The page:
OKLAHOMA CITY – Throughout the eight years Russell Westbrook and Kevin Durant played together, there was constant speculation and analysis of the actions and body language of both players toward one another.
So it should come as a surprise to no one that, more than a year after Durant left Oklahoma City as a free agent to sign with the Golden State Warriors, there is still constant speculation and analysis of the actions and body language of both players toward one another.
It didn’t take much speculation or analysis, though, to see what happened between the two midway through the third quarter of Oklahoma City Thunder’s 108-91 victory over the Warriors here Wednesday night. After Westbrook smacked the ball away from Durant on a drive to the basket, the ex-teammates started yapping at each other … and kept going … and going … and going.
After a good 10 seconds or so, the two migrated beneath the basket, where they touched foreheads and continued to keep talking at one another until they were separated by officials and were each given a technical foul.
KD & Westbrook forehead to forehead pic.twitter.com/ORdC5CAfpY
— Steve Noah (@Steve_OS) November 23, 2017
All in all, it was a pretty benign moment – the kind that happens regularly throughout the course of an NBA season. But it doesn’t happen regularly when the people involved are former teammates, each of whom has been named the league’s MVP and are likely on their way to the Hall of Fame.
That, however, didn’t stop Westbrook and Durant from trying to downplay the incident after the game – much to the chagrin of reporters eager to try to spin a dramatic tale about the pair squaring off for the fifth time since Durant left the Thunder as a free agent in the summer of 2016.
“I play the same way every night,” Westbrook said. “If it’s against Kevin, if it’s against [the Pistons’] Reggie Jackson, [the Mavericks’] Dennis Smith. It doesn’t matter who it is.
“On the court, I don’t got no friends. The only friend I have is the basketball. That’s it … and obviously my teammates. But I go out there and compete, and I go out there and play at a high level, like I’ve been saying since day one.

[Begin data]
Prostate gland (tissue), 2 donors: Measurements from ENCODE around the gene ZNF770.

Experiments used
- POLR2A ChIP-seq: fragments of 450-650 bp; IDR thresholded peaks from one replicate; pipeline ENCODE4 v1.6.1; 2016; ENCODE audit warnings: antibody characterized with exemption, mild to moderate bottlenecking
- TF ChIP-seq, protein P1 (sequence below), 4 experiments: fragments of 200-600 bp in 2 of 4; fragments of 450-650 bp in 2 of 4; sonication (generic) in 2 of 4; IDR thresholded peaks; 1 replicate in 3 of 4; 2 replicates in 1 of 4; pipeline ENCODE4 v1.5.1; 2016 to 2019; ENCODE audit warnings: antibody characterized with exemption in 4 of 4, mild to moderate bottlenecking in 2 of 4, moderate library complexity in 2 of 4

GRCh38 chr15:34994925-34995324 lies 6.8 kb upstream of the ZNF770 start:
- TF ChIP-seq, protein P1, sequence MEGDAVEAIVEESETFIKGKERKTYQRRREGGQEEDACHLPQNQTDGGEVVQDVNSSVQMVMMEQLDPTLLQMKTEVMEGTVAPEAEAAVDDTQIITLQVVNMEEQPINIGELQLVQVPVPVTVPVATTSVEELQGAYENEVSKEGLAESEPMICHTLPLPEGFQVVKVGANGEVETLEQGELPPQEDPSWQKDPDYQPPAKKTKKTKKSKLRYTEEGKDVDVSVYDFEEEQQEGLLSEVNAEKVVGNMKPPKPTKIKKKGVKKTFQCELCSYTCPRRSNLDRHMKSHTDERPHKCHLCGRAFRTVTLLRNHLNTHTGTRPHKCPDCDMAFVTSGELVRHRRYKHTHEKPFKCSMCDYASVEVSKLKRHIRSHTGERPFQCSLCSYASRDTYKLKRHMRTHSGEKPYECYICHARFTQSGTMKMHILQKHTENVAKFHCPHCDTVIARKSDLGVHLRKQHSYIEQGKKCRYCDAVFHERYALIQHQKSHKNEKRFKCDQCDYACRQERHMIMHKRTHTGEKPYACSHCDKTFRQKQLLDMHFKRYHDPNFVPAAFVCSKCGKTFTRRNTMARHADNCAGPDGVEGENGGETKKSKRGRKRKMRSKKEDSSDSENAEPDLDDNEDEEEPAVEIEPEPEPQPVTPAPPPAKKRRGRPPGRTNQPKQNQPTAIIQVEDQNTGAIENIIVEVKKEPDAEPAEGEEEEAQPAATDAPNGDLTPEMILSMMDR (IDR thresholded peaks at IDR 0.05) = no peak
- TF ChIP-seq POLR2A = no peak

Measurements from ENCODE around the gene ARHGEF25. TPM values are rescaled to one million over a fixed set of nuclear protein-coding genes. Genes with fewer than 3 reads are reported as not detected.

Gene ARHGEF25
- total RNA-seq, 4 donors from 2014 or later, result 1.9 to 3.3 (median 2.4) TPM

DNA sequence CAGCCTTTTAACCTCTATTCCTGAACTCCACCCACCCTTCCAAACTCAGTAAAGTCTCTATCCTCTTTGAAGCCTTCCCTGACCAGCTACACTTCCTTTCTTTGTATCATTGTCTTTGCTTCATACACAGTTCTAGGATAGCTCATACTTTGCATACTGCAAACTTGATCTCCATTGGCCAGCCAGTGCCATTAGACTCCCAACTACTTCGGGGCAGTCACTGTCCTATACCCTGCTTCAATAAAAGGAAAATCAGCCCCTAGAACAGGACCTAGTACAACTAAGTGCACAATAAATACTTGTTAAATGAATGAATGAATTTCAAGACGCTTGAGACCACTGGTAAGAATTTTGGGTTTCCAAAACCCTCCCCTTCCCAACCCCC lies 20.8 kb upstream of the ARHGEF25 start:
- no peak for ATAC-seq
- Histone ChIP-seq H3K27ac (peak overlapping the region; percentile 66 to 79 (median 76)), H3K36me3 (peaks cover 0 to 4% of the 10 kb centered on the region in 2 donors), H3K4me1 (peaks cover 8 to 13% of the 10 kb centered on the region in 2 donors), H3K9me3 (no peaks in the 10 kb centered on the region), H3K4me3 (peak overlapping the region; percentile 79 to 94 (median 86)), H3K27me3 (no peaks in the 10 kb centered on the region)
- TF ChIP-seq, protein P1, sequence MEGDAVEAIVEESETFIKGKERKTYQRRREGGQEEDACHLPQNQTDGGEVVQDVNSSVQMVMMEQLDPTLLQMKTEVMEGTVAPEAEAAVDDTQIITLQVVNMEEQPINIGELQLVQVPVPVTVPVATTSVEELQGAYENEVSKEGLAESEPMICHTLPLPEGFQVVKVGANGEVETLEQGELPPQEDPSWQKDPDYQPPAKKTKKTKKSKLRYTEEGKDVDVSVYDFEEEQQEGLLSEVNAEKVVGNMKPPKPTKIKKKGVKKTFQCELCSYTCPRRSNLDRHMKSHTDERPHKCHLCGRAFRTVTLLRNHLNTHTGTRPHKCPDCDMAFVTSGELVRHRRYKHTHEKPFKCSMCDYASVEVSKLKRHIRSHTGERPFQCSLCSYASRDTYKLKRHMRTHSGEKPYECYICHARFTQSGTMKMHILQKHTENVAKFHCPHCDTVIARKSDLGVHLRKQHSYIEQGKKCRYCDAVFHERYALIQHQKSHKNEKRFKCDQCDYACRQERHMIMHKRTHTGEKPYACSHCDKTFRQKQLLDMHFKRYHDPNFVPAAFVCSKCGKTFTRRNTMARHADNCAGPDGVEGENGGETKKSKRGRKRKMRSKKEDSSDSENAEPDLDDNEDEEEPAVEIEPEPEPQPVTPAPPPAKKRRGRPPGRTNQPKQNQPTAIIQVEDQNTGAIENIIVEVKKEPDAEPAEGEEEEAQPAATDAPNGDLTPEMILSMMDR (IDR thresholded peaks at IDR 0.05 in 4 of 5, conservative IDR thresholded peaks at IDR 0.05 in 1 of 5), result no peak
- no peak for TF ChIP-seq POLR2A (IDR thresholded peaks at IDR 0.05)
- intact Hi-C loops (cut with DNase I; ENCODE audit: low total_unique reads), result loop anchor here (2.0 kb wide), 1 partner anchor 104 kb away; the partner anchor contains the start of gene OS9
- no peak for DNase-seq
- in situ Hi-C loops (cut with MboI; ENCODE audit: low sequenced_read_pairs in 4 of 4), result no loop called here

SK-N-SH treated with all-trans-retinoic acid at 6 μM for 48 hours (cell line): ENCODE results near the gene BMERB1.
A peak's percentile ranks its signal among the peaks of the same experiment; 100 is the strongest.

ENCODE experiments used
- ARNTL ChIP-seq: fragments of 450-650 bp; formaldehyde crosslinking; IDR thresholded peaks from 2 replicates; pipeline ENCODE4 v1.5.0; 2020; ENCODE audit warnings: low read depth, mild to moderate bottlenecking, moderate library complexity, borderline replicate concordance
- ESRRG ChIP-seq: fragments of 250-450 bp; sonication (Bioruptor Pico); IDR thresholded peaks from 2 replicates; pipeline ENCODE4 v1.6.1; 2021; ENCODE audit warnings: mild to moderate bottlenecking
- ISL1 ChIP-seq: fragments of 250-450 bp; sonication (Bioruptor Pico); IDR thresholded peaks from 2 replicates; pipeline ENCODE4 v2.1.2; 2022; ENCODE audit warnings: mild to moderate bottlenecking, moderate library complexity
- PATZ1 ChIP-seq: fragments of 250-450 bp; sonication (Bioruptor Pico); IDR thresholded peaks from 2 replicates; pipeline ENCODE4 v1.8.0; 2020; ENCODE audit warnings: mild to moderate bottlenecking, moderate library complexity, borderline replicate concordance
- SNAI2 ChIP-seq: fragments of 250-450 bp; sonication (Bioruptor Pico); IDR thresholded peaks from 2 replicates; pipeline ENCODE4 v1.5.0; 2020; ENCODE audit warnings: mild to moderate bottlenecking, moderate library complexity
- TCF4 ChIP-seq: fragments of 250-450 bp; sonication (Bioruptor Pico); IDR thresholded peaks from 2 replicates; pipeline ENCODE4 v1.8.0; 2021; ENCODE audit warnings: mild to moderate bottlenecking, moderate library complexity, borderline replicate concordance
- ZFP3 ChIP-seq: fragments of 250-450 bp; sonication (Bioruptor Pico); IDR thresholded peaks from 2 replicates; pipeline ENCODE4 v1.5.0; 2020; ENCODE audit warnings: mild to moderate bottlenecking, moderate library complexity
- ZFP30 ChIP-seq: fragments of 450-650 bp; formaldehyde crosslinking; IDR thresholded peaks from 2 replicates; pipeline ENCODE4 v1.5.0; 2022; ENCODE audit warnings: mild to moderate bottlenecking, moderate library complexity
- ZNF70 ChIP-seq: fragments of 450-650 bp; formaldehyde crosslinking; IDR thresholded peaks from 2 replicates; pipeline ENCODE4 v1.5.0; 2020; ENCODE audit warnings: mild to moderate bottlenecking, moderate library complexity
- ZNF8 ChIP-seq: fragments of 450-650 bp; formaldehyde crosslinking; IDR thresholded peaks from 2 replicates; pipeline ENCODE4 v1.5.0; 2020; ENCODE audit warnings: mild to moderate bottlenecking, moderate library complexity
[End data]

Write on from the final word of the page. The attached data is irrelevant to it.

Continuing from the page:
“That’s what I do.”
As for Durant, he said: “That’s just ball. That’s just ball. He’s competitive, I’m competitive, we like to go at it, both of us, and that’s just part of the game.
“I respect it, I’ve got nothing but love for him.”
When another reporter tried to play up the drama, though, Durant was having none of it.
“Did you watch the game, or just try to watch for the scuffles?” he asked.
When the reporter replied that there were multiple story lines during the game, Durant responded, “Oh, ok.”
“The story is about the game. We lost. They kicked our [butt]. They played a great game. You should give them credit for how they played, and we should be better. It’s not about who is in each other’s faces. That stuff is not real. So please, don’t believe it. All the fans, they’re lying to y’all. This is about basketball.
“They played a great game, and we didn’t.”
It wasn’t about basketball a year ago, when Durant and the Warriors came here for the first time since he left as a free agent and arrived to discover an explosive environment that exceeded in expectation almost any regular season event in recent memory, save for the return of LeBron James to Cleveland in 2010 (because, let’s be honest, nothing is ever going to top that).
But everything about this night felt different. Before the game, the reception Durant received from fans watching him warm up was tepid, at best – a smattering of boos, with some cheers mixed in, as well as fans seeking his autograph.
Last year, for example, featured a child running around in a cupcake costume, playing off a famed Westbrook Instagram photo of cupcakes – a word the Thunder used to describe a soft player while Durant was playing there – that Westbrook posted in the hours after Durant announced his decision to leave for Golden State.
And during Wednesday’s contest, while there were boos, it was nothing more than the usual run-of-the-mill catcalls for the star of an opposing team – nothing more than, for example, what Draymond Green received here during the Western Conference finals two years ago.
“Yeah, it was a little better,” Durant said. “It’s nothing like the first time, I’m sure. Everybody in the arena, they said what they had to say [last year].”
But that doesn’t mean everyone is done analyzing everything these two former superstar teammates do, or say, when they are on the court with one another.
Moments like the one between them Wednesday night will only give more fuel to that speculation.
Read more on the NBA: